Project-based Lesson in History
Taking a Lesson to Market
Posted on 06/07/2018
Ridgetop Students

The seventh grader cautiously entered the conference room. She carried a tri-fold board, a plastic bag of cards and a handful of blue report folders.

In a nod to entrepreneur reality show “Shark Tank,” the student, Cynthia, handed folders to two business leaders and her teacher/corporate executive. She began her product pitch. Cynthia’s product was “Resettling: The family friendly board game” for ages 8+. Tagline: “Can you survive the Trail of Tears?” 

Her classmates had created similar activities as part of a history lesson on the Westward expansion. 

New School

“Students had an option of old vs. new school,” Ridgetop Middle teacher DJ Sweet explained. 

Sweet partners with teacher Jessica Bender. For this lesson, students could choose Sweet’s class for a “new school” project-based option or go to Bender’s for a more traditional lecture, textbook and quiz route. 

“In the ‘old’ school, you may read a play,” Sweet said. “In the ‘new’ school, you write the play.”

Students were tasked with creating kid-friendly educational activities that they would have to pitch to business leaders, then test with a group of third, fourth and fifth graders from Silver Ridge Elementary. Along the way, they also got pitching tips via an online chat with a Groupon executive.

 Student products included Oregon Trail-like board games, video games, a play, food and scripts for animatronic characters.

Cynthia presents to business leadersThe Pitch

Back at the “Shark Tank,” Cynthia explained her “Resettling” game to Sweet, Mike Walton, of Kitsap Public Facilities District, and Kristal Baker, owner and CEO of Express Employment Professionals.

“It’s an unusual subject for a game,” Walton commented. They talked about the educational value of the game, targeting older students, adding more action spots to the game board.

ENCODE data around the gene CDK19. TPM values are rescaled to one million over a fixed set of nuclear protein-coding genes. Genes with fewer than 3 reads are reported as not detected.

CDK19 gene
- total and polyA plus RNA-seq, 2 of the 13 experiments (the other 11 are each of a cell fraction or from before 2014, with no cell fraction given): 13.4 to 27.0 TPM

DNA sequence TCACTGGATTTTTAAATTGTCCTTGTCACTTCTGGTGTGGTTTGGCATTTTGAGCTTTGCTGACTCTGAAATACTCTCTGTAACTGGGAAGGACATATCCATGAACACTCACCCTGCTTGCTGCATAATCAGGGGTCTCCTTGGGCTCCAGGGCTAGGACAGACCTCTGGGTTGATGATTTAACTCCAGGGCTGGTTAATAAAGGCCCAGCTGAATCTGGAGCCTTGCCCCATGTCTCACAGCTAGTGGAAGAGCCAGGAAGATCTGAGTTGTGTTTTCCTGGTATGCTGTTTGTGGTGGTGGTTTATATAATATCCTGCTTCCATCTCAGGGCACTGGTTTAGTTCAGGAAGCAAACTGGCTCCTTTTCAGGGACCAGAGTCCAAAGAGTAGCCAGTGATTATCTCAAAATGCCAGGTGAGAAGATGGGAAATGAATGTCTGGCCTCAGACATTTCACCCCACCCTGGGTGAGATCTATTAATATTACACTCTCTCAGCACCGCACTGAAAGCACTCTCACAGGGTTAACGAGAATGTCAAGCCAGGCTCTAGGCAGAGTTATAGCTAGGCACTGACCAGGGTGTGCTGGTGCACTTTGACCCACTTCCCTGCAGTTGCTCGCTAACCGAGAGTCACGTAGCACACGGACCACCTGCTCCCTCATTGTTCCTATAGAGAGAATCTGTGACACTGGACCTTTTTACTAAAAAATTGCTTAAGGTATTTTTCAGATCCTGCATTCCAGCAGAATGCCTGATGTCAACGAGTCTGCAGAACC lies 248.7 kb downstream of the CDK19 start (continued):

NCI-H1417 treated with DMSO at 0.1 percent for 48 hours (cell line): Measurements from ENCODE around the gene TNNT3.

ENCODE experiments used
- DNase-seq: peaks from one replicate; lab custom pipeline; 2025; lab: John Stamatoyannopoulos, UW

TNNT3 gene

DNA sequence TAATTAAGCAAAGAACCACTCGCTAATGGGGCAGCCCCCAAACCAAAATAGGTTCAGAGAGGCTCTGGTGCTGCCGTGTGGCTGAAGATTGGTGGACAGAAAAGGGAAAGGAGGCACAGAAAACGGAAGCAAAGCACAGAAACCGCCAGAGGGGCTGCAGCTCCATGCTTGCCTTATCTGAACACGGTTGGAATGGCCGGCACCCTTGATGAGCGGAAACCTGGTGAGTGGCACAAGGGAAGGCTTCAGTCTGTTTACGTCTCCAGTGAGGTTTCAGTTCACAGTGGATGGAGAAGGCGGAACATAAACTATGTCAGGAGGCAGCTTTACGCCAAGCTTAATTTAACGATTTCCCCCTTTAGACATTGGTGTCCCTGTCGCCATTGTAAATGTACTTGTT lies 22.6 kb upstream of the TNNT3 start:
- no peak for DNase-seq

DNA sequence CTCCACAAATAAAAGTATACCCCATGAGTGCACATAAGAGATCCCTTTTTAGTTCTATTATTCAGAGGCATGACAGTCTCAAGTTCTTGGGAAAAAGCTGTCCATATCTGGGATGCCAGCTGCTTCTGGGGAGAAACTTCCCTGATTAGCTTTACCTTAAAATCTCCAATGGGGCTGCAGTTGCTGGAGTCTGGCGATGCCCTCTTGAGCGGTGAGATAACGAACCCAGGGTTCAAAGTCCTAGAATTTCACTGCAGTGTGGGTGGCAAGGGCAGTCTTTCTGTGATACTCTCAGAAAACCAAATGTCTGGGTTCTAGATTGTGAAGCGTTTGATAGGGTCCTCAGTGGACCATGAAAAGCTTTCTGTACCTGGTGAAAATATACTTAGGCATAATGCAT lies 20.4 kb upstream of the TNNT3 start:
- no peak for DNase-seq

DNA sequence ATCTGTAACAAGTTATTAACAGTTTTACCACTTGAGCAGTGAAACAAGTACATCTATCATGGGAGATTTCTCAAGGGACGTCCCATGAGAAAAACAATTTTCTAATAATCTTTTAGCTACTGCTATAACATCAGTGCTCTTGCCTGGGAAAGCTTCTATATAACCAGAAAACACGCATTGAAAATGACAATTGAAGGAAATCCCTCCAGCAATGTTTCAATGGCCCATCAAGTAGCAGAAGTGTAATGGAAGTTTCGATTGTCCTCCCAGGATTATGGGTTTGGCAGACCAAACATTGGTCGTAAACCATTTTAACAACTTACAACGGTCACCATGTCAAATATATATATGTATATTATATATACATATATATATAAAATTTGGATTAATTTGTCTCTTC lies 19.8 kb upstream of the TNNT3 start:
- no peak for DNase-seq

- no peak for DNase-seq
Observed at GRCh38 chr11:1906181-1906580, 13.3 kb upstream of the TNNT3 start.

Baker offered tips on presenting, including memorizing a habitual introduction that helps put her at ease during any presentation.

“I still get nervous!” Baker confided.

Focus Group

RMS students wrote and performed a playIn the following week, Cynthia incorporated some of their suggestions, such as adding action spaces and using natural materials for game pieces. “I also used it as inspiration for new ideas,” she said. 

Then, it was show time. 

Sweet explained the project to the focus group of Silver Ridge students. “What you tell me is going to help determine their grade.” Elementary eyes widened. “So it’s a very important responsibility.”

 Cynthia stood next to her game as a dozen Silver Ridge students entered the room. She watched with pride as the students brought her game to life. 

 “I made that, I taught them that,” she thought. The Silver Ridge students recommended adding facts to blanks spaces. If Cynthia took the game to a real-life market, she’d probably do that.

 “I like creating something with my knowledge instead of just answering questions,” she said.